A T Series bulb is a tube, as what is typically considered a fluorescent bulb.  LED T Series bulbs, however, are better than fluorescent in that they live a lot longer, shine brighter, and won't give off that awful buzzing sound or flickering light that drives you crazy at the office.

 

 

Edison Base  |  G (Bi-Pin) Base  |  GU (Bi-Pin) Base

 

The Base

 

Now that the shape of your bulbs make more sense, let's turn to the base. Again, not all bases are equal! Read on to see which base you need and how its measured.

 

The Edison Base

 

By far, the most common bulb base is the E26 base. It's the twisty screw base that you think of for the iconic A19 bulb, and again, just like the previous numbers, the number that follows the E refers to the width of the base in millimeters. No math equation this time, an E26 base tells you that you are receiving an Edison (twisty screw) base that is 26 millimeters across. Likewise, an E12, E15, or E30 base means an Edison (twisty screw) base that is 12, 15, or 30 millimeters across. Simple!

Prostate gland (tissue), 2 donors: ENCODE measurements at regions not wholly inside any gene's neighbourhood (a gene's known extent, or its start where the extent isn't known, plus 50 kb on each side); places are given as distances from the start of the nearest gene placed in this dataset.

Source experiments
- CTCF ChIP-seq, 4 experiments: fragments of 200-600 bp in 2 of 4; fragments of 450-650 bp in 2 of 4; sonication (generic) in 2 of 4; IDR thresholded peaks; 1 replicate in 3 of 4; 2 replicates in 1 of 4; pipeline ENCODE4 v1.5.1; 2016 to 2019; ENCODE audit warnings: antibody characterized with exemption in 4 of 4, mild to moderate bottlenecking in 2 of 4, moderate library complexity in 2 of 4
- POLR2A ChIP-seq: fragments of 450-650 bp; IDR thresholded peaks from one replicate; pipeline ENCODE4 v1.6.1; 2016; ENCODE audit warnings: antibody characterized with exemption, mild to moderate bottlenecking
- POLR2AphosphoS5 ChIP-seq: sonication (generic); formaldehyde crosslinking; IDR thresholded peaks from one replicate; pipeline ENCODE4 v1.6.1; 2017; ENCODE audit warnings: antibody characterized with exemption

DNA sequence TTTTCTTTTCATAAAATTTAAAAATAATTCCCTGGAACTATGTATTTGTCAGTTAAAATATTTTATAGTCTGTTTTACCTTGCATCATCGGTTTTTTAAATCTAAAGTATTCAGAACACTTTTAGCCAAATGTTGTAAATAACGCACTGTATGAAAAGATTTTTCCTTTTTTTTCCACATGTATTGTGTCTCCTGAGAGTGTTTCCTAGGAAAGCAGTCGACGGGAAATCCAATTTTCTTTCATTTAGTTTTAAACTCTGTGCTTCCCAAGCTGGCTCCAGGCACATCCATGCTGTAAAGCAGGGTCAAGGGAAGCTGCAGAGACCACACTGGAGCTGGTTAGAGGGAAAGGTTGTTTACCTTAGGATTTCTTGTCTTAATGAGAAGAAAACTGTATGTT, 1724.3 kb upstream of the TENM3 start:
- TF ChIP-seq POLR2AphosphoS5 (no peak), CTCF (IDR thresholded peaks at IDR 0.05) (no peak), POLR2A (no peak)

Bi-Pin Base

 

The Bi-Pin was invented by Reginald Fessenden specifically for the 1893 World's Fair in Chicago, when he and the Westinghouse Corporation won the contract to wire and illuminate the fair and Thomas Edison refused to allow the patented Edison base bulbs to be used. The number that follows the letter(s) designates the spread between the center points of the pins in millimeters. 

 

G Base

 

The G base bi-pin bulb has two thin pins protruding from the bottom. The 'G' refers to the glass used in the original bulbs by Fessenden. Euri Lighting's LED Tubes utilize a G (Bi-Pin) Base.

 

GU Base

 

The GU Base is an alternative of the G Base, but is thicker with each pin looking a bit like the head of a screw. The GU Base was designed for Energy Star Program Requirements, ensuring that new, energy efficient bulbs will be used in their certified fixtures, rather than traditional incandescent bulbs. Euri Lighting's MR Series utilize a GU (Bi-Pin) Base.

 

Have other questions about light bulb bases? Send our sales reps an email, or give us a call-- we would be happy to help you choose the best lighting for your space!